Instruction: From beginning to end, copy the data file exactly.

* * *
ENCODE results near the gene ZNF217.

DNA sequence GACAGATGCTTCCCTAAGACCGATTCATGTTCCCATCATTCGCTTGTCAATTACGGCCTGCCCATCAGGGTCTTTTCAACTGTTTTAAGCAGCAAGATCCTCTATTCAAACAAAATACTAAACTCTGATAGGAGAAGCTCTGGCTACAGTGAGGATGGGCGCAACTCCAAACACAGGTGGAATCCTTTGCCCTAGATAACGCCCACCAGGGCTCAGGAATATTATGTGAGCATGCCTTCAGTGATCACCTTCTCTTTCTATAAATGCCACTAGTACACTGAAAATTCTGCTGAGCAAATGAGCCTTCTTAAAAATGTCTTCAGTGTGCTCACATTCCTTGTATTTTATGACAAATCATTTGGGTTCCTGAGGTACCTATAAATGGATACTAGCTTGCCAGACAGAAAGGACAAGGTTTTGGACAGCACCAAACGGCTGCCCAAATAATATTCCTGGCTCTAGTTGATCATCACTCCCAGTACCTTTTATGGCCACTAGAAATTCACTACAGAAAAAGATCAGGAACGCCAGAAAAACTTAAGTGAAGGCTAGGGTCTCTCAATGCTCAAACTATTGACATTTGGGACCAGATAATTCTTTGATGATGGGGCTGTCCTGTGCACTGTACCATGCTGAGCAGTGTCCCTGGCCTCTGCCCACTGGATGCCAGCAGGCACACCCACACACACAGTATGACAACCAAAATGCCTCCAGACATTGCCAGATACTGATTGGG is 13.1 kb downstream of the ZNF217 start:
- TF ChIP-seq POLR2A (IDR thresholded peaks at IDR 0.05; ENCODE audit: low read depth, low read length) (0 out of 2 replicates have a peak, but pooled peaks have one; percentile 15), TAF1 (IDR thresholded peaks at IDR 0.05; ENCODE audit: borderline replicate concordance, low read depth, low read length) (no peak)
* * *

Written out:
ENCODE results near the gene ZNF217.

DNA sequence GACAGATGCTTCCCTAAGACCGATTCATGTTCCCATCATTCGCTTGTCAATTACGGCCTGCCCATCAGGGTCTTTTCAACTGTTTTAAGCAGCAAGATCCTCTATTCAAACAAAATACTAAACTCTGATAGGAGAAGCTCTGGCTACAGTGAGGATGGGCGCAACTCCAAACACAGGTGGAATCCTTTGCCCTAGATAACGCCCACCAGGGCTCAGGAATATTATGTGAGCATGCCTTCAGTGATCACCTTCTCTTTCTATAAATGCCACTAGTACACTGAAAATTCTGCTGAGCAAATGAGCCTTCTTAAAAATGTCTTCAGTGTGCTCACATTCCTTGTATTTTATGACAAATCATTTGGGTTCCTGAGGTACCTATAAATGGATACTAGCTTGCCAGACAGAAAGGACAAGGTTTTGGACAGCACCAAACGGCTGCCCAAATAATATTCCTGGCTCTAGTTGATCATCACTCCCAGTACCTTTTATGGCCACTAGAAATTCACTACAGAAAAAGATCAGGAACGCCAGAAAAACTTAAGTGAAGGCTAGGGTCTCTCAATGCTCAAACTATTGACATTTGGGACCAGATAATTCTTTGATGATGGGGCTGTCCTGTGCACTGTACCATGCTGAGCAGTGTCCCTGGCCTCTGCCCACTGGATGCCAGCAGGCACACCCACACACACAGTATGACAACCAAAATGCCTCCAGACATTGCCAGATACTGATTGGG is 13.1 kb downstream of the ZNF217 start:
- TF ChIP-seq POLR2A (IDR thresholded peaks at IDR 0.05; ENCODE audit: low read depth, low read length) (0 out of 2 replicates have a peak, but pooled peaks have one; percentile 15), TAF1 (IDR thresholded peaks at IDR 0.05; ENCODE audit: borderline replicate concordance, low read depth, low read length) (no peak)